Directed by Chris Butler and Sam Fell
Starring: Kodi Smit-McPhee, Anna Kendrick, Christopher Mintz-Plasse
Rated PG-13 for scary action and images, thematic elements and some rude humor and language
Norman Babcock sees dead people.
As the title portmanteau of ParaNorman — the second feature from Pacific Northwest animation house Laika — suggests, he is mostly cool with that. After all, the kid wakes up to a groaning zombie alarm clock every morning, and pretends to foam at the mouth while brushing his teeth. He obviously has no issues interacting with the spirit realm.
Besides, unlike the living, the spooks don’t judge him. A drama geek with an electro-shock hairdo who is prone to vivid hallucinations that cause reality to strip away like rapidly peeling paint, Norman is an easy target for bullying. His school locker is defamed so often he keeps a bottle of cleaner inside it to wash away the daily reminders that he is a “FREAK.” Things aren’t much better at home, where his dad wonders aloud how he raised such a strange boy. The only flesh-and-blood human who understands him — aside from Neil, the resident freckly fat kid at his middle school — is his estranged uncle, a schizophrenic hobo who insists Norman is the only person capable of stopping the town of Blithe Hollow from incurring the wrath of a witch’s curse.
All that probably sounds familiar — if not from the countless other movies about misfits in search of redemption, then from the first Laika picture, 2009’s Coraline. In that film, a young outcast with absentee parents also traversed between worlds and learned lessons about growing up, and what it really means to “fit in.”
Comparisons between the two are inevitable, so let’s compare. Is ParaNorman as good as its predecessor? No, it’s not. It doesn’t have the depth of imagination, nor the emotional pull. Although it contains moments of impressive visual pow — it’s animated in remarkable stop-motion — it doesn’t match the barrage of sheer awe that made Coraline such a wondrous experience. And while Coraline was based on a popular Neil Gaiman book, ParaNorman, an original story from Chris Butler, feels more like something that’s come before. It is, in fact, a celebration of things that have come before. Directors Butler and Chris Fell are clearly channeling their own childhoods here: The movie starts off with Norman enthralled by a cheap pan-and-scan zombie flick, complete with a throbbing synth score and visible boom mic. His bedroom walls are plastered with images of various nasties cut out from magazines. Heck, the ringtone on his cell phone is “Tubular Bells.” ParaNorman is a pastiche valentine to the horror genre, which makes it endearing, but not necessarily unique.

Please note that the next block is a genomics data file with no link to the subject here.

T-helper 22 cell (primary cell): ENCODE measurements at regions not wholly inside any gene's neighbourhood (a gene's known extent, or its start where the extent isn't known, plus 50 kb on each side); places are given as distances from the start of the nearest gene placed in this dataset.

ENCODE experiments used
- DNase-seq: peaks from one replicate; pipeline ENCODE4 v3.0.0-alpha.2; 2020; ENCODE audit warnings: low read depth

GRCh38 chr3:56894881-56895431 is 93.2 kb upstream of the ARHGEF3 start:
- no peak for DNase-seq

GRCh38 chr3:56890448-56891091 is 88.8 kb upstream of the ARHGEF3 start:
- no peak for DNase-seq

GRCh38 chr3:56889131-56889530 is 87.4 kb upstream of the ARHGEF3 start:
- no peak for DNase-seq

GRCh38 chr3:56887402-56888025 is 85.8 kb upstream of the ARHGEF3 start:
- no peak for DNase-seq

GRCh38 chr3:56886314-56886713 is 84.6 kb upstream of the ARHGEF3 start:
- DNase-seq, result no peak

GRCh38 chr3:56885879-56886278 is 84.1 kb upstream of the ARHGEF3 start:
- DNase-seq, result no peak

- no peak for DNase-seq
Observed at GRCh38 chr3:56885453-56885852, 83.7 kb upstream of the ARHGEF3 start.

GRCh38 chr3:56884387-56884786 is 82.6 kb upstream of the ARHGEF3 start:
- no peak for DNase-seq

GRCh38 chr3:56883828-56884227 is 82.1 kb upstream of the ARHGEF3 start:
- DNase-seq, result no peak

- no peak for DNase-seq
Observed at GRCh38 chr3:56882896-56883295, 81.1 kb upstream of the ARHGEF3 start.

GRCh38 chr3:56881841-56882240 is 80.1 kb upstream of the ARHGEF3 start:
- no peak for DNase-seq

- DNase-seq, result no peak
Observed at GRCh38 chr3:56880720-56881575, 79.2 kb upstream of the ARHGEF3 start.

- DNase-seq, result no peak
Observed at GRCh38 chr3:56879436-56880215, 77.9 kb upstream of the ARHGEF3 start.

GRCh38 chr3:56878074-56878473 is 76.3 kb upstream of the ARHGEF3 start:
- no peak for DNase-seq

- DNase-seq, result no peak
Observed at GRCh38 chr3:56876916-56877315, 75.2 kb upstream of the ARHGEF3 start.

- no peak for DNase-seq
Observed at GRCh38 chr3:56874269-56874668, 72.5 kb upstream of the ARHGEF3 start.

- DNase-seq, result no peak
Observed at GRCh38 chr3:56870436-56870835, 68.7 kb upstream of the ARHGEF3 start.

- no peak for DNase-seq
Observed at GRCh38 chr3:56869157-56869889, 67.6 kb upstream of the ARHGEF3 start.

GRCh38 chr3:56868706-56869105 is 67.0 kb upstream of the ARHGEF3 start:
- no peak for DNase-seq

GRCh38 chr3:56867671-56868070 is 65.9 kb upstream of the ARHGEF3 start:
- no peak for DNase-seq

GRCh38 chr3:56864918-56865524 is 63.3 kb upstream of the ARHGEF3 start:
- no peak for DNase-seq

As long as we’re measuring the films against each other, though, let it be said: ParaNorman is a lot more fun. With Norman setting out to save his city from a horde of colonial zombies, the movie becomes a supernatural caper not far removed from the mold of an old Scooby Doo episode; eventually, Norman and his motley gang of reluctant cohorts — which comes to include Neil and his jock brother, Norman’s bubbleheaded sister and a breakdancing bully — end up driving around in a van that looks suspiciously similar to the Mystery Machine. The action is bolstered by the cast’s standout voice work. Kodi Smit-McPhee imbues Norman with great empathy. Jeff Garlin is hilarious as Norman’s raspy exasperated father. And scrawny Christopher Mintz-Plasse, as Alvin the bully, somehow conveys the insecurity of a doughy lunkhead even though, in real life, he was more likely the one who spent high school getting shoved into lockers.
It is also much funnier. For all of Coraline’s gothic beauty, it never induced much laughter (which tends to happen in movies involving ghost children with buttons sewn over their eyeballs). But a streak of sly, subversive humor charges Butler’s screenplay. It takes jabs at trigger-happy police officers and inverts the horror film dynamic, depicting the frightened citizenry as the true bloodsuckers. At one point early on, Norman walks into his kitchen. “What are you watching in there?” asks his father. “Sex and violence,” he replies.